This work was supported by the National Natural Science Foundation of China (31622011 and 31772449) and Youth Innovation Promotion Association, CAS (2018054).
Conflict of Interest Statement
The authors declare that the research was conducted in the absence of any commercial or financial relationships that could be construed as a potential conflict of interest.
We thank Prof. Zunchun Zhou and Mr. Bei Jiang for assistance with ascidian collection at the aquaculture farm, and providing experimental sites for acclimation and treatments. Great thanks to all reviewers for valuable and constructive comments on early versions of this manuscript.
The Supplementary Material for this article can be found online at: https://www.frontiersin.org/articles/10.3389/fgene.2019.00071/full#supplementary-material
Amil-Ruiz, F., Garrido-Gala, J., Blanco-Portales, R., Folta, K. M., Muñoz-Blanco, J., and Caballero, J. L. (2013). Identification and validation of reference genes for transcript normalization in strawberry (Fragaria × ananassa) defense responses. PLoS One 8:e70603. doi: 10.1371/journal.pone.0070603
Andersen, C. L., Jensen, J. L., and Ørntoft, T. F. (2004). Normalization of real-time quantitative reverse transcription-PCR data: a model-based variance estimation approach to identify genes suited for normalization, applied to bladder and colon cancer data sets. Cancer Res. 64, 5245–5250. doi: 10.1158/0008-5472.CAN-04-0496
Carmel, L., and Koonin, E. V. (2009). A universal nonmonotonic relationship between gene compactness and expression level in multicellular eukaryotes. Genome Biol. Evol. 1, 382–390. doi: 10.1093/gbe/evp038
Chim, S. S., Wong, K. K., Chung, C. Y., Lam, S. K., Kwok, J. S., Lai, C. Y., et al. (2017). Systematic selection of reference genes for the normalization of circulating RNA transcripts in pregnant women based on RNA-Seq data. Int. J. Mol. Sci. 18:1709. doi: 10.3390/ijms18081709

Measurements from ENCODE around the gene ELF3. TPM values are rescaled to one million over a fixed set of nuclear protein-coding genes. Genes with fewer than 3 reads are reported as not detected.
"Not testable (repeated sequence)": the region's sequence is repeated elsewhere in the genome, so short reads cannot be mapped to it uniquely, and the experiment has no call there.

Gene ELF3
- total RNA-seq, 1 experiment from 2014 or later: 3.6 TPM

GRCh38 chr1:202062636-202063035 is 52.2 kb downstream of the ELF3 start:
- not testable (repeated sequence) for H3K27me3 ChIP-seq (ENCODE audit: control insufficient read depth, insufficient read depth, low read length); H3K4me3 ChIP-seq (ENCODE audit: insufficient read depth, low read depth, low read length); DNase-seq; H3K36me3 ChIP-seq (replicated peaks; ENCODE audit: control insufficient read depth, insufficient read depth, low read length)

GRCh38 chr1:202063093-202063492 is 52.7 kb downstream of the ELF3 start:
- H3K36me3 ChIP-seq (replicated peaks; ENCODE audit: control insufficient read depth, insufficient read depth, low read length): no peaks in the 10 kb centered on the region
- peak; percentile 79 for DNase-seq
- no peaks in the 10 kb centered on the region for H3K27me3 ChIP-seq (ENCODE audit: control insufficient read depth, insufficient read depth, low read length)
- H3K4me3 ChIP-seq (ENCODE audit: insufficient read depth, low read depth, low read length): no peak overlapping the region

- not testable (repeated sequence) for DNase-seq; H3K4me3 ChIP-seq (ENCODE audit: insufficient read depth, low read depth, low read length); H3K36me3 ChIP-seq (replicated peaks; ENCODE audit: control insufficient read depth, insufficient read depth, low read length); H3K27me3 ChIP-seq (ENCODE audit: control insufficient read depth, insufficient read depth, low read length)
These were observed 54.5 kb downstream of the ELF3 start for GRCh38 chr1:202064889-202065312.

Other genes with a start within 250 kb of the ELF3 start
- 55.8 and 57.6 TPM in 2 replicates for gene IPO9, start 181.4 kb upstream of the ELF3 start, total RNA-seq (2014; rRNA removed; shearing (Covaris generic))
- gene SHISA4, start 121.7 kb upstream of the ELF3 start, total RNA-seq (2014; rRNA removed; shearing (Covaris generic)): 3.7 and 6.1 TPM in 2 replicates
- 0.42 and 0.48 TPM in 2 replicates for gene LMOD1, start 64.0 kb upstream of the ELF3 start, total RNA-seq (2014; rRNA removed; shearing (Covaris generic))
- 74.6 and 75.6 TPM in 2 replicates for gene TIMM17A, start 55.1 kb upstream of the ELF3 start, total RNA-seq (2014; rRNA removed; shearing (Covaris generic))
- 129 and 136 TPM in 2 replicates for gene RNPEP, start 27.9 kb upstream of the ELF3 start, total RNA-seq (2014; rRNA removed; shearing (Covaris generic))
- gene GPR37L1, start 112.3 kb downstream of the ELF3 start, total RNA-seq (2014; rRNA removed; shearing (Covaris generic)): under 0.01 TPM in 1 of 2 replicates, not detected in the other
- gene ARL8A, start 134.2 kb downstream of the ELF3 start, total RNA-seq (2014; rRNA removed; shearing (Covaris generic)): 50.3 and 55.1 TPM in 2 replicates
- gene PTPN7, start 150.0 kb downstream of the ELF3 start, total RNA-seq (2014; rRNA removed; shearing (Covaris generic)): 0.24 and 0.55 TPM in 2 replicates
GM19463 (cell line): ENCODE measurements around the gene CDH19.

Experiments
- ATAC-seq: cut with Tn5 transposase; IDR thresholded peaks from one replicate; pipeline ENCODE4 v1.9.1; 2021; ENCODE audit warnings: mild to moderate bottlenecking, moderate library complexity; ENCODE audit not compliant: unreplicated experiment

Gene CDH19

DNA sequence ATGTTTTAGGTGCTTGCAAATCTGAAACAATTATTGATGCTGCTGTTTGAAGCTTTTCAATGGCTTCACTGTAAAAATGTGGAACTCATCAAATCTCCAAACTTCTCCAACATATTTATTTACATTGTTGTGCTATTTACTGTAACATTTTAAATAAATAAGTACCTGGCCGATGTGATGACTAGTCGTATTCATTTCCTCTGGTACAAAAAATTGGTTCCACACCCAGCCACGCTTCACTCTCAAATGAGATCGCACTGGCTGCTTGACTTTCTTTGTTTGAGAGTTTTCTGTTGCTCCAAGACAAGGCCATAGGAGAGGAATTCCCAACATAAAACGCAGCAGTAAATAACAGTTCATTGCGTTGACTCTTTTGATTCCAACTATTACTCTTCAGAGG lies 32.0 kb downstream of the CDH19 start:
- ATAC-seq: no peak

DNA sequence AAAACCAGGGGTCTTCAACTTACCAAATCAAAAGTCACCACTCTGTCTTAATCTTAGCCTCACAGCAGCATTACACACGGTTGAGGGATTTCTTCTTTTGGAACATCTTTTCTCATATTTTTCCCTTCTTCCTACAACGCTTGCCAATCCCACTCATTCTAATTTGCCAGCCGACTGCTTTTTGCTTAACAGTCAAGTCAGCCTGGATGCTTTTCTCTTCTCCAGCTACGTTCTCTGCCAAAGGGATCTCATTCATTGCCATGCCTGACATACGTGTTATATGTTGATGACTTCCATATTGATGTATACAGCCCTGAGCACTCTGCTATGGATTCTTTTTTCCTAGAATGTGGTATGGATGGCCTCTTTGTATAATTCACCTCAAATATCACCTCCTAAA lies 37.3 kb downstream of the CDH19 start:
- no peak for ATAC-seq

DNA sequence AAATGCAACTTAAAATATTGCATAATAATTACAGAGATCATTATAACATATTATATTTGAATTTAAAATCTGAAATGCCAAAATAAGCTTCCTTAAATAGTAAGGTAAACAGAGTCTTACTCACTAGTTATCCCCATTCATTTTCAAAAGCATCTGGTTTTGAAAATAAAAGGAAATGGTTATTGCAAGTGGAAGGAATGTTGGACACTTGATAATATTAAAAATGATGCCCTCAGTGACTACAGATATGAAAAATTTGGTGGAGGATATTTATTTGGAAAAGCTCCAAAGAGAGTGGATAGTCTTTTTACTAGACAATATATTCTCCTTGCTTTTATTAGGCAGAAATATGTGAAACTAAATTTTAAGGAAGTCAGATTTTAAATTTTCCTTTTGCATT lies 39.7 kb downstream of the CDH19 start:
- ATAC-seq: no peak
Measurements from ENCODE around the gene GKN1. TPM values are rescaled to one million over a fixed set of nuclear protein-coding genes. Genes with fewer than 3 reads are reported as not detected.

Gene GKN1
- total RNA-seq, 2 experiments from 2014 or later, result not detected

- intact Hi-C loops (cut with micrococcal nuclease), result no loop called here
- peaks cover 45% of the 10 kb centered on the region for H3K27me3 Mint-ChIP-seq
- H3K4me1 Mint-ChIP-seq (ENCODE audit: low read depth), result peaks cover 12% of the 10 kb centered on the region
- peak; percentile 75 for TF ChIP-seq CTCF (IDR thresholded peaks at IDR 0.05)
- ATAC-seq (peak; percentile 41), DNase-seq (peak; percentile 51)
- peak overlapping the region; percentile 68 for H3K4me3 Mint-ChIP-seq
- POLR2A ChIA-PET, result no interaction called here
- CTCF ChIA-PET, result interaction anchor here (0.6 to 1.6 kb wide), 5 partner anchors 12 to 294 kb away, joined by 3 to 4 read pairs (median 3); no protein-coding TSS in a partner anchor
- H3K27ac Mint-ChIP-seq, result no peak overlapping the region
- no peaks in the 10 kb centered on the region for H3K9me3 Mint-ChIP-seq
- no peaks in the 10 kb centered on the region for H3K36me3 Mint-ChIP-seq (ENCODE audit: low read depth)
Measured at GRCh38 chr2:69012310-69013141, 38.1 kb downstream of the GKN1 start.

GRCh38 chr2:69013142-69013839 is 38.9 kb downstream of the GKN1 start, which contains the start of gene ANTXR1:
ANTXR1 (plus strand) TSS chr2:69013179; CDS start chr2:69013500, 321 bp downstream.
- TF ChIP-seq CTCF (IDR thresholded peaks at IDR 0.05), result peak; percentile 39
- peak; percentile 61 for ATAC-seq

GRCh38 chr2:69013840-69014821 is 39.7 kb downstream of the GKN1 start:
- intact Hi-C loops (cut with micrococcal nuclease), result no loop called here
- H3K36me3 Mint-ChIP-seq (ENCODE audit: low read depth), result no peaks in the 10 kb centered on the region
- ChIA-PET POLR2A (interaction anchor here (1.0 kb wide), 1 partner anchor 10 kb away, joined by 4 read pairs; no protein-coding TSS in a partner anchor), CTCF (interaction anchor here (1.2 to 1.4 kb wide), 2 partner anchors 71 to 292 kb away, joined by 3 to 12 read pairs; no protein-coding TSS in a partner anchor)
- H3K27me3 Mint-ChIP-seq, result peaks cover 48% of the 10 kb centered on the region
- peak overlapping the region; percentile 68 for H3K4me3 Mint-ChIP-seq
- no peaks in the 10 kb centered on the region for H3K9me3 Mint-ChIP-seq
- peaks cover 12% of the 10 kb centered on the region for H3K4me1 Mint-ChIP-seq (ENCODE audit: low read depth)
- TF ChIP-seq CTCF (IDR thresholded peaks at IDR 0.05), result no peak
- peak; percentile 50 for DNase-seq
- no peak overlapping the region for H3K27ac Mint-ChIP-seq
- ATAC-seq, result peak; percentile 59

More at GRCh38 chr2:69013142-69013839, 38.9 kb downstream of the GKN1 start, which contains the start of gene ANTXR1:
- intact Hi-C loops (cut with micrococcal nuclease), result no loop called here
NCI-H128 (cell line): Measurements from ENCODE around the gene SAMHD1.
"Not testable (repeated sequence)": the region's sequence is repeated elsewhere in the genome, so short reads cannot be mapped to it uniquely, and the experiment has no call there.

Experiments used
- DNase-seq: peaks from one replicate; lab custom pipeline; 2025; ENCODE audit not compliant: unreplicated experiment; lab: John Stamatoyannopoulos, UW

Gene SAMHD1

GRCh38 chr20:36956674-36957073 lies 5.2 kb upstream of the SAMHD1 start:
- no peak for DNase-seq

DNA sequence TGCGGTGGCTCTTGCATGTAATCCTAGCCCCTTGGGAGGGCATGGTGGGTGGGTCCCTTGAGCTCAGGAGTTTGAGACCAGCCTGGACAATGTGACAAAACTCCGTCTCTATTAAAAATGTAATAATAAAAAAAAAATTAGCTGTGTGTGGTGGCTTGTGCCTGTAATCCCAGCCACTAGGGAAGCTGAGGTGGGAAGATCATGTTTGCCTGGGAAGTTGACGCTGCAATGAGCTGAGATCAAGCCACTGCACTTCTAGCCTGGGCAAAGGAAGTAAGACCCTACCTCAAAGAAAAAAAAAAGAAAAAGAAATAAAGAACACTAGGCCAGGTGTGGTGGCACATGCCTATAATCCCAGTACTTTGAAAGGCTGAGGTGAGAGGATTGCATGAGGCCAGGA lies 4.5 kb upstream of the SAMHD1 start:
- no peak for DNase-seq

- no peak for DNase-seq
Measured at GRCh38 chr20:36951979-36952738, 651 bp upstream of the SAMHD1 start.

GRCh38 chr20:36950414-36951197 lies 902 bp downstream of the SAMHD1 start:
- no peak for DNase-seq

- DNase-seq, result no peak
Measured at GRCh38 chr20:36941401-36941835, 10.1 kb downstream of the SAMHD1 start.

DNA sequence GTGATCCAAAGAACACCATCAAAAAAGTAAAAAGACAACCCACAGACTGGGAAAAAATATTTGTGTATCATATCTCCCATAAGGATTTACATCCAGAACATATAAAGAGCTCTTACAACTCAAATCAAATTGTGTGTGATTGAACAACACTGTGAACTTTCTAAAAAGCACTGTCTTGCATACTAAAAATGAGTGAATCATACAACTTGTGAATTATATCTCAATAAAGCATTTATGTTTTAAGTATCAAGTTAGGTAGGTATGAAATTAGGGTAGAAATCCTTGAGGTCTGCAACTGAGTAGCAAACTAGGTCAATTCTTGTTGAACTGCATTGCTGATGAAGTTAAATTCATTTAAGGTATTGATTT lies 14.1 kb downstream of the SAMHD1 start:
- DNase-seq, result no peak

Chong, G., Kuo, F. W., Tsai, S., and Lin, C. (2017). Validation of reference genes for cryopreservation studies with the gorgonian coral endosymbiont Symbiodinium. Sci. Rep. 7:39396. doi: 10.1038/srep39396
Corduan, A., Lecomte, S., Martin, C., Michel, D., and Desmots, F. (2009). Sequential interplay between BAG6 and HSP70 upon heat shock. Cell. Mol. Life Sci. 66, 1998–2004. doi: 10.1007/s00018-009-9198-z
de Jonge, H. J., Fehrmann, R. S., de Bont, E. S., Hofstra, R. M., Gerbens, F., Kamps, W. A., et al. (2007). Evidence based selection of housekeeping genes. PLoS One 2:e898. doi: 10.1371/journal.pone.0000898
Dzaki, N., Ramli, K. N., Azlan, A., Ishak, I. H., and Azzam, G. (2017). Evaluation of reference genes at different developmental stages for quantitative real-time PCR in Aedes aegypti. Sci. Rep. 7:43618. doi: 10.1038/srep43618
Echevarría-Zomeño, S., Fernández-Calvino, L., Castro-Sanz, A. B., López, J. A., Vázquez, J., and Castellano, M. M. (2016). Dissecting the proteome dynamics of the early heat stress response leading to plant survival or death in Arabidopsis. Plant Cell Environ. 39, 1264–1278. doi: 10.1111/pce.12664
Gong, L., Yang, Y., Chen, Y., Shi, J., Song, Y., and Zhang, H. (2016). LbCML38 and LbRH52, two reference genes derived from RNA-Seq data suitable for assessing gene expression in Lycium barbarum L. Sci. Rep. 6:37031. doi: 10.1038/srep37031
González-Agüero, M., García-Rojas, M., Di Genova, A., Correa, J., Maass, A., Orellana, A., et al. (2013). Identification of two putative reference genes from grapevine suitable for gene expression analysis in berry and related tissues derived from RNA-Seq data. BMC Genomics 14:878. doi: 10.1186/1471-2164-14-878
Hessa, T., Sharma, A., Mariappan, M., Eshleman, H. D., Gutierrez, E., and Hegde, R. S. (2011). Protein targeting and degradation are coupled for elimination of mislocalized proteins. Nature 475:394. doi: 10.1038/nature10181
Hoang, V. L., Tom, L. N., Quek, X. C., Tan, J. M., Payne, E. J., Lin, L. L., et al. (2017). RNA-Seq reveals more consistent reference genes for gene expression studies in human non-melanoma skin cancers. PeerJ 5:e3631. doi: 10.7717/peerj.3631
Huang, X., Gao, Y., Jiang, B., Zhou, Z., and Zhan, A. (2016). Reference gene selection for quantitative gene expression studies during biological invasions: a test on multiple genes and tissues in a model ascidian Ciona savignyi. Gene 576, 79–87. doi: 10.1016/j.gene.2015.09.066
Huang, X., Li, S., Gao, Y., and Zhan, A. (2018). Genome-wide identification, characterization and expression analyses of heat shock protein-related genes in a highly invasive ascidian Ciona savignyi. Front. Physiol. 9:1043. doi: 10.3389/fphys.2018.01043